Details for Appraisers, Real Estate
Appraise real property to determine its value for purchase, sales, investment, mortgage, or loan purposes.
- Compute final estimation of property values, taking into account such factors as depreciation, replacement costs, value comparisons of similar properties, and income potential.
- Prepare written reports that estimate property values, outline methods by which the estimations were made, and meet appraisal standards.
- Collect and analyze relevant data to identify real estate market trends.
- Inspect properties to evaluate construction, condition, special features, and functional design, and to take property measurements.
- Examine income records and operating costs of income properties.
- Evaluate land and neighborhoods where properties are situated, considering locations and trends or impending changes that could influence future values.
- Search public records for transactions such as sales, leases, and assessments.
- Check building codes and zoning bylaws to determine any effects on the properties being appraised.
- Verify legal descriptions of properties by comparing them to county records.
- Interview persons familiar with properties and immediate surroundings, such as contractors, home owners, and realtors, to obtain pertinent information.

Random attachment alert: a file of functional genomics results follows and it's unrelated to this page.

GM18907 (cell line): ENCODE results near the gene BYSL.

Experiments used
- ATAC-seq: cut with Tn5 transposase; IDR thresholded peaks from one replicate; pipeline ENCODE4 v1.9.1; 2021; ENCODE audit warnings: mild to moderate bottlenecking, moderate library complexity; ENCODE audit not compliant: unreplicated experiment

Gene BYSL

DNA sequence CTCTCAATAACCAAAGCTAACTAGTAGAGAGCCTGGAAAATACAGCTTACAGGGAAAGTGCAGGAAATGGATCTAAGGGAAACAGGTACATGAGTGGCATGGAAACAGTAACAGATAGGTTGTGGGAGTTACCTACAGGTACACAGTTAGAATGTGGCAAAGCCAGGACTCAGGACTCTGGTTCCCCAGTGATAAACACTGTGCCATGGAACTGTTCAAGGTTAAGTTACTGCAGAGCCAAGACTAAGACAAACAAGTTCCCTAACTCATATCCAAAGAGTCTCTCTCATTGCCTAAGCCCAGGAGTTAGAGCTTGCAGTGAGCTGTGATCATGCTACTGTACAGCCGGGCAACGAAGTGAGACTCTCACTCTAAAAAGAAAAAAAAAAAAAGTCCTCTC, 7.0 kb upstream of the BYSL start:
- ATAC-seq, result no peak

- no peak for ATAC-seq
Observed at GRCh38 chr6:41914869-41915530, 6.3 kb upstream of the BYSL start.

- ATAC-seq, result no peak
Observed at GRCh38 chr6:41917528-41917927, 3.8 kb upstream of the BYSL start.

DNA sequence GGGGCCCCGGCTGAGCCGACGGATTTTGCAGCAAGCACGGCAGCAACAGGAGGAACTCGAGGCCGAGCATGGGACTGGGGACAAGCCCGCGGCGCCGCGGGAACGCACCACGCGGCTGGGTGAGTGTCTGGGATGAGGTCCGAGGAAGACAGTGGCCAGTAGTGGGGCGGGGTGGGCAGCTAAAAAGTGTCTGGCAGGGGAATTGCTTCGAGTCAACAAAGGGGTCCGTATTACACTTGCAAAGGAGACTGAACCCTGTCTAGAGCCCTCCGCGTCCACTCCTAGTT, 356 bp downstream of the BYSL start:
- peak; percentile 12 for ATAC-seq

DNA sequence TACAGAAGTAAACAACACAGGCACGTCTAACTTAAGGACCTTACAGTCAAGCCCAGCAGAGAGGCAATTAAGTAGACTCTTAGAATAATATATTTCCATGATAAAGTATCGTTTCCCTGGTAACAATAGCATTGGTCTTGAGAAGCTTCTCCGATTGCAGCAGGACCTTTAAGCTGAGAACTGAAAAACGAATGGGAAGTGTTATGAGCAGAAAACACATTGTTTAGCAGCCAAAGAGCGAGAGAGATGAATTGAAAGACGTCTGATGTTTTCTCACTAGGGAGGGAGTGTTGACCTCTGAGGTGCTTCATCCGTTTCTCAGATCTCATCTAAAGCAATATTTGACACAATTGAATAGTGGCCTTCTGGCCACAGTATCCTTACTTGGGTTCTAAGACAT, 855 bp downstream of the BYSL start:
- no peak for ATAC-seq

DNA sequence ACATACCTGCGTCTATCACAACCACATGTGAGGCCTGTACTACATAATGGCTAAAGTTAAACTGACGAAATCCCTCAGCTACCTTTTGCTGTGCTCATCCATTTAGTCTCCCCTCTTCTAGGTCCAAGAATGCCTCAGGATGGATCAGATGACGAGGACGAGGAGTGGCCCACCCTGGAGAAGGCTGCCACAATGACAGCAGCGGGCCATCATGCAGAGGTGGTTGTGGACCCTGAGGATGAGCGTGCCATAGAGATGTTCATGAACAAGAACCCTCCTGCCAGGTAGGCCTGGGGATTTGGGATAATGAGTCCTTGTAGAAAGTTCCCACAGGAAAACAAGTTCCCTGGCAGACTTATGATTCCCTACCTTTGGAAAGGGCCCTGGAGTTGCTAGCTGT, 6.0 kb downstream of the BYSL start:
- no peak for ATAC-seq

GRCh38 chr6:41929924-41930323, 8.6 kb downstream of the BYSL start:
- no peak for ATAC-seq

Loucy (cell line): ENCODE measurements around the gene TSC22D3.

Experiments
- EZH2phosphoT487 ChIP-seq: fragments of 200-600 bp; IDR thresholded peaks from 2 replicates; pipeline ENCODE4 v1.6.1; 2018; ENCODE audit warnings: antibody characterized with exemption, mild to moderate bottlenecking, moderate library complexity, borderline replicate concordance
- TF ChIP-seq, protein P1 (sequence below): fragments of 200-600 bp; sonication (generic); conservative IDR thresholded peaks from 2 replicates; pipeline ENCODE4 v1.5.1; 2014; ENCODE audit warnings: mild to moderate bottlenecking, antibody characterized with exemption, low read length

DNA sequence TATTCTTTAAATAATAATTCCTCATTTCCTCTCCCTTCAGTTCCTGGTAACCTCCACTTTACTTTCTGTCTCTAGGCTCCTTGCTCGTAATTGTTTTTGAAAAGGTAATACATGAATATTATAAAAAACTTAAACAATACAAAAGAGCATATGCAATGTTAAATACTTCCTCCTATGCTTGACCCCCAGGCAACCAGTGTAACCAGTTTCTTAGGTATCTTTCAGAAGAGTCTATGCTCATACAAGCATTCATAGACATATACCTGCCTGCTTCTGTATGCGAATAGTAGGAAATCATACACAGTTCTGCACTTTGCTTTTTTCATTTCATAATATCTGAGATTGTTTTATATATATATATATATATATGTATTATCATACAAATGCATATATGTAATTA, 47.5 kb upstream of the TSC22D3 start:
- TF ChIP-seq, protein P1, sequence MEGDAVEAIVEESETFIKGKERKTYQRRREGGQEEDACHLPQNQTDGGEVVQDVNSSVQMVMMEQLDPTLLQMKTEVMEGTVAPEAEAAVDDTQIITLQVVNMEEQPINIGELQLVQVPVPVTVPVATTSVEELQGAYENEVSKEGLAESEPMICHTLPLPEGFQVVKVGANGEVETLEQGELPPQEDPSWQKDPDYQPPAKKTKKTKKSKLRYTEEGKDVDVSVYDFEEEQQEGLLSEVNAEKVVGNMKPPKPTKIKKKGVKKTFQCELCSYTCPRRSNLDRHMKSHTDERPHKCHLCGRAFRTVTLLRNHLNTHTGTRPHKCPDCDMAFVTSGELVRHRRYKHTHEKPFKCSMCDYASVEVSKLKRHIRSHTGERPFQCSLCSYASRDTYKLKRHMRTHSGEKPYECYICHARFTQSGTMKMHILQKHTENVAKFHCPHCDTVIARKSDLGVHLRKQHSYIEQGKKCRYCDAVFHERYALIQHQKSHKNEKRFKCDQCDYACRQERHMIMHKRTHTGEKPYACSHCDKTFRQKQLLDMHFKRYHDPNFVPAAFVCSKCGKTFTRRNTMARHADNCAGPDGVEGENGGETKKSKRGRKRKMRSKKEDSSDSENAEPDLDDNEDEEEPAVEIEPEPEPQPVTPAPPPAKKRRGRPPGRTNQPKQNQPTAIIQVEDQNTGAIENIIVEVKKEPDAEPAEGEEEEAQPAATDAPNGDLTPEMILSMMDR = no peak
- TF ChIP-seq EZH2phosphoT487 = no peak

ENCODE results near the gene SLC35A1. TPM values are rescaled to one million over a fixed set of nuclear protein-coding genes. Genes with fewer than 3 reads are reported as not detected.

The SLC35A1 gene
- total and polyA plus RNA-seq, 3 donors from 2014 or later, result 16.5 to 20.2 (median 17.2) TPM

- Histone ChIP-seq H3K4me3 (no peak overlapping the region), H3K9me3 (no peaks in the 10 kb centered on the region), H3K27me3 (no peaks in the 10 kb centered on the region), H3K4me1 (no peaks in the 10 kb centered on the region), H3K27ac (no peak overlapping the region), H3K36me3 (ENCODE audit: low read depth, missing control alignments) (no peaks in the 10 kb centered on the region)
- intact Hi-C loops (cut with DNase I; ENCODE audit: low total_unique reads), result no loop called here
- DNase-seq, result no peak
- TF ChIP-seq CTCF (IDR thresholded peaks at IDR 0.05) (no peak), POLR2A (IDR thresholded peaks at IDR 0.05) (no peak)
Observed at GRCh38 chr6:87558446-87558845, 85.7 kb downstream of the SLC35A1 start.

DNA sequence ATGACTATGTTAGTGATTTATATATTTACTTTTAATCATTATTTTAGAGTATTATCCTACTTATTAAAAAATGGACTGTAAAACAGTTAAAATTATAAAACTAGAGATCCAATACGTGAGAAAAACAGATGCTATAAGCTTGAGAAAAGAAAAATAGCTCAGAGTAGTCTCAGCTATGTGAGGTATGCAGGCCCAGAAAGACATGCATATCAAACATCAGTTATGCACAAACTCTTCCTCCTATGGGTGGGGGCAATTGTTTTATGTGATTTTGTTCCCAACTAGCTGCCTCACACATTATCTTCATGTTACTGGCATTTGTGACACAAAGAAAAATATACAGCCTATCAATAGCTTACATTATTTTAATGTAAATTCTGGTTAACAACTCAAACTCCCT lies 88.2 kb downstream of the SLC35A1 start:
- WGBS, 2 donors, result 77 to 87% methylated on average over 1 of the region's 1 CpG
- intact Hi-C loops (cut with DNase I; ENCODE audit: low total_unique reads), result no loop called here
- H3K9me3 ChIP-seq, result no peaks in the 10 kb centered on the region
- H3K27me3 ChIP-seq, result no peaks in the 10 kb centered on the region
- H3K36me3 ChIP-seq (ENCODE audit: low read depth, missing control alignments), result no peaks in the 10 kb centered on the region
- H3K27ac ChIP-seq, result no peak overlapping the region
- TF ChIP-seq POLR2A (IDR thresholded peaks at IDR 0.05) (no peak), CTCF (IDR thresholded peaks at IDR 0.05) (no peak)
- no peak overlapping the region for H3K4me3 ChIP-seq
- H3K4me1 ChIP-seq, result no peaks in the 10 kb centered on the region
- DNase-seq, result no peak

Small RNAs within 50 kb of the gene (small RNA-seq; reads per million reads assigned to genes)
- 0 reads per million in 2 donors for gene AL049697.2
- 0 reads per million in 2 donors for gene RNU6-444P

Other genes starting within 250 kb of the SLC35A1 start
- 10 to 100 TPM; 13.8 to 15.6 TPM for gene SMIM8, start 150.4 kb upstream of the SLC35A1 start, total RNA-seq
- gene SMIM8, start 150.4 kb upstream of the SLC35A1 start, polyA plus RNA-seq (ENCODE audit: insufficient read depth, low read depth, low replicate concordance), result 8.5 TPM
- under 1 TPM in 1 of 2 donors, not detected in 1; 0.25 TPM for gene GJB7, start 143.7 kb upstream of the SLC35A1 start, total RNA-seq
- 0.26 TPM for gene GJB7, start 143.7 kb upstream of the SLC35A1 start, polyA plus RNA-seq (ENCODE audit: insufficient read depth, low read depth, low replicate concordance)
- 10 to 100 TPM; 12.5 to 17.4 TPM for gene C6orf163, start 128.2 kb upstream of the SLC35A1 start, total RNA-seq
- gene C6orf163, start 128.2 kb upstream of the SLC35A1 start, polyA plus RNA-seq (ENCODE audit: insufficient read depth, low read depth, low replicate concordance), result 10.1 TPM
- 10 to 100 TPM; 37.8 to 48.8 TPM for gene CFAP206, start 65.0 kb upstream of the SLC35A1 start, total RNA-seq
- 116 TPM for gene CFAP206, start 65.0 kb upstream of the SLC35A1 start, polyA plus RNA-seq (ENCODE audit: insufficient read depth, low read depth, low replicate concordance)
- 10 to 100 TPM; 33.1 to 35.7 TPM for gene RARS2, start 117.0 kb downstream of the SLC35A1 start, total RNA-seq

- Photograph interiors and exteriors of properties to assist in estimating property value, substantiate findings, and complete appraisal reports.
- Obtain county land values and sales information about nearby properties to aid in establishment of property values.
- Examine the type and location of nearby services, such as shopping centers, schools, parks, and other neighborhood features, to evaluate their impact on property values.
- Estimate building replacement costs using building valuation manuals and professional cost estimators.
- Draw land diagrams that will be used in appraisal reports to support findings.
- Testify in court as to the value of a piece of real estate property.
- Realistic - Realistic occupations frequently involve work activities that include practical, hands-on problems and solutions. They often deal with plants, animals, and real-world materials like wood, tools, and machinery. Many of the occupations require working outside, and do not involve a lot of paperwork or working closely with others.
- Enterprising - Enterprising occupations frequently involve starting up and carrying out projects. These occupations can involve leading people and making many decisions. Sometimes they require risk taking and often deal with business.
- Conventional - Conventional occupations frequently involve following set procedures and routines. These occupations can include working with data and details more than with ideas. Usually there is a clear line of authority to follow.
Education, training, experience
- Education - Most of these occupations require a four-year bachelor's degree, but some do not.
- Training - Employees in these occupations usually need several years of work-related experience, on-the-job training, and/or vocational training.
- Experience - A considerable amount of work-related skill, knowledge, or experience is needed for these occupations. For example, an accountant must complete four years of college and work for several years in accounting to be considered qualified.